Research Discussion Paper – RDP 8203 The Causal Relationship Between Money Base and Money Suppy in Australia: 1960–1979

Abstract

Australian monetary economists have for some time been intermittently concerned with the relationship between the monetary base and the money stock. Controversy has centred around a number of issues, including: the exogeneity of the money base; the substitutability of cash and other liquid assets in the management of banks' reserves; the causal significance of the budget deficit of the consolidated government sector relative to imported disturbances; and the appropriate definition of the money base in Australia.

This paper provides some additional evidence relevant to this debate. Changes in the financial system during the last two decades, including partial deregulation of the banking system, and the growth of finance companies and permanent building societies, suggest the need for a careful examination of the money/money base relationship. These changes are likely to have altered both the time series properties of the monetary aggregates and may also have changed the observed relationship between various measures of money base and the money stock. The evidence presented in this paper suggests that this may have occurred.

The analysis is directed towards three questions. Does the money multiplier vary significantly in terms of its stability with differing measures of money and money base? What is the behavioural significance of differences in stability? How does the causal relationship between money and money base vary over time and with different concepts of base and money?

Graphical, numerical and time series analysis are used to shed light on these issues. The results are in some cases conflicting due to the strigent techniques for determining causality but we conclude:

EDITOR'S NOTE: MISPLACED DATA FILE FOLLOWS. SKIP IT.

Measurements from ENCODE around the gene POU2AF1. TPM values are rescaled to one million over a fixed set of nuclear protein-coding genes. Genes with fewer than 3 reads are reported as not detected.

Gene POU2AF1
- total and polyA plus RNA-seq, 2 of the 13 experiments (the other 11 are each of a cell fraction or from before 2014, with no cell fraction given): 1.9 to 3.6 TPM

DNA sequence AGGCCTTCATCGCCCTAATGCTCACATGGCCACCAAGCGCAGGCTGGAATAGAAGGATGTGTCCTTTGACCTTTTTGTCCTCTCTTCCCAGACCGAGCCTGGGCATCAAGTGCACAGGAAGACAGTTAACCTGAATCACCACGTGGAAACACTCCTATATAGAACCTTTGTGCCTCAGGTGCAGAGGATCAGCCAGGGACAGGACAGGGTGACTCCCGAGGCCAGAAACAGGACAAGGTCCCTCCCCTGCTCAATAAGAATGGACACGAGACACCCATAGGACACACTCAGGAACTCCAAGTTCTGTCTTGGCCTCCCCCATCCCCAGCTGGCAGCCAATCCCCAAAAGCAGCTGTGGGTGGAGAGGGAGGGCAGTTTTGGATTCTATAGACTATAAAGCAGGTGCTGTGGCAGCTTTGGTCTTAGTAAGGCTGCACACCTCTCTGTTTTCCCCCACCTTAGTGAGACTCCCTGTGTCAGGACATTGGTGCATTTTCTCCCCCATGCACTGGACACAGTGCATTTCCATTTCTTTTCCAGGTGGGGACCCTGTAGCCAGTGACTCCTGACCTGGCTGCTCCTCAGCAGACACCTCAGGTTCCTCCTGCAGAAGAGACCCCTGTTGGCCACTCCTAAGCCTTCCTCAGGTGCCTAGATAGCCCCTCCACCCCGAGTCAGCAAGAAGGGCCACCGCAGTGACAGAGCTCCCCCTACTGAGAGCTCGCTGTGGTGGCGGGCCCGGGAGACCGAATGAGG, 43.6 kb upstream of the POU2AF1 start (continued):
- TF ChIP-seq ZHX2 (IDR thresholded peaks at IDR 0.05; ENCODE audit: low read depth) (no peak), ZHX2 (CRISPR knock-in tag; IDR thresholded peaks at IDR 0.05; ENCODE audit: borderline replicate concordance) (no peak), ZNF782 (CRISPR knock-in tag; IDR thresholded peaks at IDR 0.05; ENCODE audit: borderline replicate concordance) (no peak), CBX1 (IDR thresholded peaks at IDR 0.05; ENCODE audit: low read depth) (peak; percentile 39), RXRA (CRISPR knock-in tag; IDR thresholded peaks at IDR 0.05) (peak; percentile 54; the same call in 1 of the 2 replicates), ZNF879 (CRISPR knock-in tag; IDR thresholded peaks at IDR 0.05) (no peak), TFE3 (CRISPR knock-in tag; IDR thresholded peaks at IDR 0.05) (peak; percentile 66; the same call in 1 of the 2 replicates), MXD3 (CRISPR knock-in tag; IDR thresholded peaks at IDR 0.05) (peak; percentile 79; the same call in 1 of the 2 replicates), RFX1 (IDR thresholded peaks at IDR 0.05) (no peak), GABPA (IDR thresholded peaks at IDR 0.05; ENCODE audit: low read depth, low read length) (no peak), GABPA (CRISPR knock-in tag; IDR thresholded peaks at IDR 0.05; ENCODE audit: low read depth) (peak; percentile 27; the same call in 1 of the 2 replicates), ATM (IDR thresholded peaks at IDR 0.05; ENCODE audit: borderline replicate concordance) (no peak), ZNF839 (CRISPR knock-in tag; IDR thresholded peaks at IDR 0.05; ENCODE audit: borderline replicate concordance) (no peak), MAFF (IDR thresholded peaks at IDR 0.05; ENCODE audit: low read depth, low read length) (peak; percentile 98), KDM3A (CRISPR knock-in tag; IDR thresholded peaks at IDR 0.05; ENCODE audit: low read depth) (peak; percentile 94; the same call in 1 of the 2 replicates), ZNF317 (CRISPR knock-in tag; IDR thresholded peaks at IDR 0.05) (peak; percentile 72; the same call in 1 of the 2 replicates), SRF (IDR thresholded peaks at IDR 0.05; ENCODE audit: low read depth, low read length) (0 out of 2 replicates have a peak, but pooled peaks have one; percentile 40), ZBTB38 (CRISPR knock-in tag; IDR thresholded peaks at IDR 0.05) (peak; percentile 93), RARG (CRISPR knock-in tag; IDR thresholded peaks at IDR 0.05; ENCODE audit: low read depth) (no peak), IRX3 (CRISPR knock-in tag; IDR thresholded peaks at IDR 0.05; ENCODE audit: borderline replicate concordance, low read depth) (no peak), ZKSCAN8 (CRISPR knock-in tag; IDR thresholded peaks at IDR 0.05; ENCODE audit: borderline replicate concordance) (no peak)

• there is evidence of considerable instability in the money multiplier for most concepts of money base during the 60s and 70s. Financial innovation may have been important in this instability. The timing of significant changes in the financial system is consistent with observed instabilities of the multipliers;
  • the evidence suggests that the M2 money multiplier for the extended base is the most stable for both the sixties and seventies;
  • there is evidence of contemporaneous correlation between money base measures and the money stock (for M2 and M3) but that the results for the seventies indicate the presence of both a positive causal effect on the money supply from innovations in the money base and feedback effects from the money stock to money base;
  • there is evidence of some structural change in the time series models for some aggregates between the late sixties and the late seventies; in addition, there is evidence of a structural change within the sixties relating primarily to the private sector's demand for cash relative to other monetary aggregates and to the growth of the permanent building societies.

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